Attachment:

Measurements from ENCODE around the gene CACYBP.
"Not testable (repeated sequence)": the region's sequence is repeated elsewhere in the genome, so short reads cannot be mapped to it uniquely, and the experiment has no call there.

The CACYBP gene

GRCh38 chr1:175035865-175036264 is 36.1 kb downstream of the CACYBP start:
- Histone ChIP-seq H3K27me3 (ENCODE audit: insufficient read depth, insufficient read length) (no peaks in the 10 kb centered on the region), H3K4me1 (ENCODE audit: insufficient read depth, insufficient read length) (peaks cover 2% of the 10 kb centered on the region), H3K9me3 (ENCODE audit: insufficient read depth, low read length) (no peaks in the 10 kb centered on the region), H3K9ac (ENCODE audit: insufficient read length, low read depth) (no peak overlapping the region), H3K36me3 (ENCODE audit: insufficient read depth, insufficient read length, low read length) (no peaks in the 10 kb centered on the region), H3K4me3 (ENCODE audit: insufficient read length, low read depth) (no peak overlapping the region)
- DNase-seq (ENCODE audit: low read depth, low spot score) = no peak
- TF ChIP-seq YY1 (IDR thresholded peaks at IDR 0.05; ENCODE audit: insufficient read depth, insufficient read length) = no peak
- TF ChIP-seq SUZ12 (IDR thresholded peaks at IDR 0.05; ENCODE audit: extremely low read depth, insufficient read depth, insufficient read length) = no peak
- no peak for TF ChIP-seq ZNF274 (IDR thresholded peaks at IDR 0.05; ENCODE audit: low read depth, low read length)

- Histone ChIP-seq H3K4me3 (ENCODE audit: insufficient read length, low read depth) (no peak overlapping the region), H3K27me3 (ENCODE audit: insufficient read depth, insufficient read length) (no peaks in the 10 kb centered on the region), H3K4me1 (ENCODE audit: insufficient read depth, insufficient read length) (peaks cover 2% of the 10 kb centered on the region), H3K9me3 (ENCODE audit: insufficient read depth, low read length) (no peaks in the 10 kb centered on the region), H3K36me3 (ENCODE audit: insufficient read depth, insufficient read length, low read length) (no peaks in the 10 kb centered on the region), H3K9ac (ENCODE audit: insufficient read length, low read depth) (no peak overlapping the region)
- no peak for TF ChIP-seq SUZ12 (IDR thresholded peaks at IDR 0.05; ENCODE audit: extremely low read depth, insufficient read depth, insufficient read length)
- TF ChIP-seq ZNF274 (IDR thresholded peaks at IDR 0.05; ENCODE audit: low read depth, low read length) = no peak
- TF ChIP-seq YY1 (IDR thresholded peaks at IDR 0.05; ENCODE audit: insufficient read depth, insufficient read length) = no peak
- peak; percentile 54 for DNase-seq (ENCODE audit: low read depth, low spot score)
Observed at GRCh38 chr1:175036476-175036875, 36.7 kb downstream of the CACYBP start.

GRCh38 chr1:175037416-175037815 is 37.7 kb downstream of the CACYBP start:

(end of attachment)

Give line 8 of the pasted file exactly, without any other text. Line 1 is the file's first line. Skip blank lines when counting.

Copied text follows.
- TF ChIP-seq SUZ12 (IDR thresholded peaks at IDR 0.05; ENCODE audit: extremely low read depth, insufficient read depth, insufficient read length) = no peak